Currently, men’s sports enjoy 99.6 percent of all commercial sport investments. While there are cultural norms at play, insufficient data again stands as a key challenge.

When prospective sponsors are not provided with the traditional business elements used to argue value, it’s difficult for them to validate serious investment. Instead of working to document relevant metrics and provide context around measures of viewership and awareness, investors are often asked to simply overlook poor profit margins.

The CWHL didn’t struggle with attendance because fans were ambivalent; fans didn’t attend games because they didn’t know they existed. There was no media publicity or promotional advertising, there wasn’t even team-specific signage at venues.

Any sponsorship was treated as more of a gift than a serious investment; brand return-on-investment research wasn’t even considered.

The need for revenue generation

We need to recognize these types of barriers and develop a system that provides legitimate opportunity to generate revenue. Emotionally charged campaigns have been helpful in elevating the conversation, but true success will require sponsors to invest with intention and activate as more than just advocates.

Keep in mind there is a precedent for this.

In 1970, nine women dared to envision a better future for women’s professional tennis. Lead by Billie Jean King, these trail-blazers signed $1 contracts with magazine publisher Gladys Heldman, who arranged a partnership with Virginia Slims to sponsor a tournament at the Houston Racquet Club.

Women’s tennis has never looked back. All it took was for one brand to believe in the product and over-invest to create the tipping point necessary for success.

Clockwise from top left: Valerie Ziegenfuss, Billie Jean King, Nancy Richey, Peaches Bartkowicz, Kristy Pigeon, promoter Gladys Heldman, Rosie Casals, Kerry Melville and Judy Dalton. Photo Credit: Creative Commons.

Brands now have a similar opportunity with women’s hockey. All they need to do is have a little imagination and take a chance on long-term potential. It always seems impossible, until it’s done.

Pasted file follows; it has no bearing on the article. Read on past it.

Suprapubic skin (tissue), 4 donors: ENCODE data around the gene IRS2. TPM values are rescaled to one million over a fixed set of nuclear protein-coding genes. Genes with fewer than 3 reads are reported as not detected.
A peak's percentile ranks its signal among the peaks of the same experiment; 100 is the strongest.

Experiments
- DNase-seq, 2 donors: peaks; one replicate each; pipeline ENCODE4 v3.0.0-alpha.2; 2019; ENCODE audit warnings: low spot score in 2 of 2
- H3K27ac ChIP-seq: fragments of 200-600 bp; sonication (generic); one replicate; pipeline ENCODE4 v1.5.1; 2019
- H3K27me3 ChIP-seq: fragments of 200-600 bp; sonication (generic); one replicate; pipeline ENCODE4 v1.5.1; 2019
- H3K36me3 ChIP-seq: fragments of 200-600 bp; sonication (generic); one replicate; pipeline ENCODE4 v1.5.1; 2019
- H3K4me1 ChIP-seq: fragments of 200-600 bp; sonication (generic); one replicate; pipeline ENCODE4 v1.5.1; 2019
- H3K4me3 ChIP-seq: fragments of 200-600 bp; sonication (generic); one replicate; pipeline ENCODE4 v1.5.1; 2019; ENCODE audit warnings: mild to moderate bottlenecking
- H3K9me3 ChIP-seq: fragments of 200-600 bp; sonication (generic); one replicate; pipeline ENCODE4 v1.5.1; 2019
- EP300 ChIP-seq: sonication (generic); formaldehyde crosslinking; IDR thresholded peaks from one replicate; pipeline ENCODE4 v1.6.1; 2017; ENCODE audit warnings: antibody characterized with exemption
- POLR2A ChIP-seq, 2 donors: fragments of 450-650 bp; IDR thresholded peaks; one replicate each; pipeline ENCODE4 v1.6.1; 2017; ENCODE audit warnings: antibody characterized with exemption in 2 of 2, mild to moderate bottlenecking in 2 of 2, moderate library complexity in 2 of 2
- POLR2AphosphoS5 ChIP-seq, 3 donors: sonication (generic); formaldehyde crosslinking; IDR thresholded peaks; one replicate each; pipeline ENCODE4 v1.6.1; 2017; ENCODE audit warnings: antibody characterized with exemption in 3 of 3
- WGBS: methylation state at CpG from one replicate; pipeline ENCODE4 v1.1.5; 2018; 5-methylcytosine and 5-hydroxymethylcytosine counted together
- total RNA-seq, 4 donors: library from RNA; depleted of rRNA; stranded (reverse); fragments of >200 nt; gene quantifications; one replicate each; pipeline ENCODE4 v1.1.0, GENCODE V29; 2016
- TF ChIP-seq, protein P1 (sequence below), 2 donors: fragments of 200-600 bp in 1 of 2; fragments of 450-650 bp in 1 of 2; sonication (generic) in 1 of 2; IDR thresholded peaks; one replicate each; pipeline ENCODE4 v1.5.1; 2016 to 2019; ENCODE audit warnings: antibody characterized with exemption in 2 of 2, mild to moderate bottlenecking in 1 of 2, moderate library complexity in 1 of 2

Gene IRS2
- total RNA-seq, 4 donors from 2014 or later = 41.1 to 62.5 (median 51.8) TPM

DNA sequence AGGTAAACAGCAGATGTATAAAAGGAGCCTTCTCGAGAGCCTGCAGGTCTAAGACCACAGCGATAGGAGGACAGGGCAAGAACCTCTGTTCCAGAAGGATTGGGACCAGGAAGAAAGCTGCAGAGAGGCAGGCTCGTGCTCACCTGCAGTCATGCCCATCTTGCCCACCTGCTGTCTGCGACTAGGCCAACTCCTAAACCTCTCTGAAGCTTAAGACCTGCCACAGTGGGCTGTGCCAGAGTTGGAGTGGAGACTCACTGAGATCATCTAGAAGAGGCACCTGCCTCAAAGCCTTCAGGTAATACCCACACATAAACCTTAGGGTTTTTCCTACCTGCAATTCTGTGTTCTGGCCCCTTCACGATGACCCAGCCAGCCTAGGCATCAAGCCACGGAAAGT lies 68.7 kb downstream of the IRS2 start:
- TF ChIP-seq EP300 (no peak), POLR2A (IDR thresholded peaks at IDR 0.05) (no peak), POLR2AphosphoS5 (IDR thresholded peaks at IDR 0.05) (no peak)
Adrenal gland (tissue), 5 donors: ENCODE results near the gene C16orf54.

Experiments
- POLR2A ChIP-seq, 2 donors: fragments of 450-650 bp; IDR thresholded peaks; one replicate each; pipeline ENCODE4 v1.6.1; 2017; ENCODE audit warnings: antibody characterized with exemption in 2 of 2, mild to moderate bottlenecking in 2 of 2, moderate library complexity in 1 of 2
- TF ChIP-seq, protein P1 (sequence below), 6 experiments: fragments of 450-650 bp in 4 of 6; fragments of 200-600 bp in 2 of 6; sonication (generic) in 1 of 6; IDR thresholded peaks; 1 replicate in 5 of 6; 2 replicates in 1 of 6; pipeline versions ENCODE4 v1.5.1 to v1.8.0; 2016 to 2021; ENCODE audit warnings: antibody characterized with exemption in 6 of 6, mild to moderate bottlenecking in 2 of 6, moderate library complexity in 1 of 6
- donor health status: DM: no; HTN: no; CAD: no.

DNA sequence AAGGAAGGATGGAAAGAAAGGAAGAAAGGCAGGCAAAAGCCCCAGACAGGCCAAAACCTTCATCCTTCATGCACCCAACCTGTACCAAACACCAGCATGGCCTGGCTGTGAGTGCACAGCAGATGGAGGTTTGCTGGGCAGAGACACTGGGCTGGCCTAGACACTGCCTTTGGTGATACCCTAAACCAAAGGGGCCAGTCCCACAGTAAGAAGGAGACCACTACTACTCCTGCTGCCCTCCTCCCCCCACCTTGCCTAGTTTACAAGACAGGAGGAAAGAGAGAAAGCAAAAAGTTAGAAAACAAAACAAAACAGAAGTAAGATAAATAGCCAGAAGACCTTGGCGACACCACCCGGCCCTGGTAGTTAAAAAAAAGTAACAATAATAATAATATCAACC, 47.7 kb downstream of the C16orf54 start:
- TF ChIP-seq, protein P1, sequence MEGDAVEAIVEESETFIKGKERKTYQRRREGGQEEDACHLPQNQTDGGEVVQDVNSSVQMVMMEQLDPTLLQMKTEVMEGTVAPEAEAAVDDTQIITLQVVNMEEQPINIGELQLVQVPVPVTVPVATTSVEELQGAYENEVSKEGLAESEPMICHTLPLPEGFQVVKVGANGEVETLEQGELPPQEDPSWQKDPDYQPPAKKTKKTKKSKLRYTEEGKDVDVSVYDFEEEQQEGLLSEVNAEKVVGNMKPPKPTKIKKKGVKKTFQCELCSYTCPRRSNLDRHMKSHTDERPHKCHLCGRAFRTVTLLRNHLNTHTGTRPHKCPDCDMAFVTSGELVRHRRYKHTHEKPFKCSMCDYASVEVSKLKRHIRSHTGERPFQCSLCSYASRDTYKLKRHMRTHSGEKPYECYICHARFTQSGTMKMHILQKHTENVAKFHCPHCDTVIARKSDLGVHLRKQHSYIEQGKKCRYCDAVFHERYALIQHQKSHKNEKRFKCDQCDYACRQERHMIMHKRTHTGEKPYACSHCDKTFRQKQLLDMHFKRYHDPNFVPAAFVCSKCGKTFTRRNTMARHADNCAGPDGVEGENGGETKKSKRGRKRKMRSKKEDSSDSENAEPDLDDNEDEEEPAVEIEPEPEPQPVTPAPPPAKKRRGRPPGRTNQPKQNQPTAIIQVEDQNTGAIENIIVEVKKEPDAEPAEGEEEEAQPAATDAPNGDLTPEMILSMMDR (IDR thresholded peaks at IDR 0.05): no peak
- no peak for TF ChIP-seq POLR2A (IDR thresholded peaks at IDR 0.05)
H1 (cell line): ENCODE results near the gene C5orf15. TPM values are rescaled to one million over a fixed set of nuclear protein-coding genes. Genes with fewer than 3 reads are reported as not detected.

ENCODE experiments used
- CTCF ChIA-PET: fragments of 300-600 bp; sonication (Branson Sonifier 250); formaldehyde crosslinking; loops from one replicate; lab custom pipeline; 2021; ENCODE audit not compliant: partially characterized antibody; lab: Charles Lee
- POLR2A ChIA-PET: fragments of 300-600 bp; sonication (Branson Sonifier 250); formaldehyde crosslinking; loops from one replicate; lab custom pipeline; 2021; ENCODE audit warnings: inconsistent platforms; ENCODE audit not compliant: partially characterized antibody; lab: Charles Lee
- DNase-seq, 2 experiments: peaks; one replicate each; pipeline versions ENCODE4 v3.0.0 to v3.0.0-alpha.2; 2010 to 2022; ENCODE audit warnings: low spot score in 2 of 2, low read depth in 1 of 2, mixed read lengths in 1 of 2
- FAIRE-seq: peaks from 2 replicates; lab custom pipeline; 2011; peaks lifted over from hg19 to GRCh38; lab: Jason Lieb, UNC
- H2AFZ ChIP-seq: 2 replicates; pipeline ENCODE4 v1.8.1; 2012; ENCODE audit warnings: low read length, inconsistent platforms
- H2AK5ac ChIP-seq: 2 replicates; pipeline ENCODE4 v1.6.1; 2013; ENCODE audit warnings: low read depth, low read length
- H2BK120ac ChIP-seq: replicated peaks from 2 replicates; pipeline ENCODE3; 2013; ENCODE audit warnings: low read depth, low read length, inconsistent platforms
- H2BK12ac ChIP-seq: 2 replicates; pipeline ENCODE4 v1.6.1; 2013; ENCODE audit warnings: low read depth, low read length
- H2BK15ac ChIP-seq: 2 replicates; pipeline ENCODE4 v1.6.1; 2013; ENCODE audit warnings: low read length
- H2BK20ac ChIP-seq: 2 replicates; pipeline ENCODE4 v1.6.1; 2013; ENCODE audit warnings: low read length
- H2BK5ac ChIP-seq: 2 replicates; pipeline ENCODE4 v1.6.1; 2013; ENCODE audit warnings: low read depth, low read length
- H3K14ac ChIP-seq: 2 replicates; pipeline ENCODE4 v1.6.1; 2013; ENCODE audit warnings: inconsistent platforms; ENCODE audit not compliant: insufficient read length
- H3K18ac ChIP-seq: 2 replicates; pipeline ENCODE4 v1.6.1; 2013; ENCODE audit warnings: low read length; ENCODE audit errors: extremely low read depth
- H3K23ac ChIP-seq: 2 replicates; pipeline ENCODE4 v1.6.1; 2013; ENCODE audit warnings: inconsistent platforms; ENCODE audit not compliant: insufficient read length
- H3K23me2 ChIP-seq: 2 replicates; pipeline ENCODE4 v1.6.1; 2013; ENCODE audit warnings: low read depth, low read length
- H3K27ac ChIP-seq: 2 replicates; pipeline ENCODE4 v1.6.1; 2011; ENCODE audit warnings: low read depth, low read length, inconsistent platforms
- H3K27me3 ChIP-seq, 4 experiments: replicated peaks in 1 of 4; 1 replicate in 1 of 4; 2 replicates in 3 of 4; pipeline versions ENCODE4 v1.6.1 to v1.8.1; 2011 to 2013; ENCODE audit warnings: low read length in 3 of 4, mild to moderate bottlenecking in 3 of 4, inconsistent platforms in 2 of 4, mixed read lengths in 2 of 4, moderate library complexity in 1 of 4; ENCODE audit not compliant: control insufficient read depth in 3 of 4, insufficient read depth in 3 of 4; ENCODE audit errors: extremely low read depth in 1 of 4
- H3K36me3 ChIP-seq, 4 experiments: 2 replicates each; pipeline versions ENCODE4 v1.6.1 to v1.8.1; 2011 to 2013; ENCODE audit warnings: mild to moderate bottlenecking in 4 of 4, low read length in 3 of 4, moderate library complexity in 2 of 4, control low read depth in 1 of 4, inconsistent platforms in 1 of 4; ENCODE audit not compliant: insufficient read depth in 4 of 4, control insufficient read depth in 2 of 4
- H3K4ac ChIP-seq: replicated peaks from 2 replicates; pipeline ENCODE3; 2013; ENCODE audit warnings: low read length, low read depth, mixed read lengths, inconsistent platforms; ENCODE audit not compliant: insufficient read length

Sport strategy consultant Katrina Galas, who served as the assistant general manager of the CWHL’s Toronto Furies, contributed to this piece.

As Ottawa helps the news industry, latest research suggests journalists’ loyalties are tough to buy

Written by Heather Rollwagen & Ivor Shapiro, Ryerson University. Photo credit THE CANADIAN PRESS/Justin Tang. Originally published in The Conversation.

Finance Minister Bill Morneau participates in TV interviews after tabling his budget, which included a $595 million financial package for news organizations.

Ottawa has finally announced the details of how it will offer financial assistance to the country’s struggling news media industry — a controversial policy that will lead to suggestions that journalistic independence is compromised by government funding.

Under a heading called Support for Journalism, Finance Minister Bill Morneau’s budget laid out three new measures: some journalism organizations will be allowed to issue charitable tax receipts to donors in a potential new source of revenue, a tax credit will offer a 25-per-cent refund on newsroom salaries and consumers will be able to claim a tax credit for digital news subscriptions.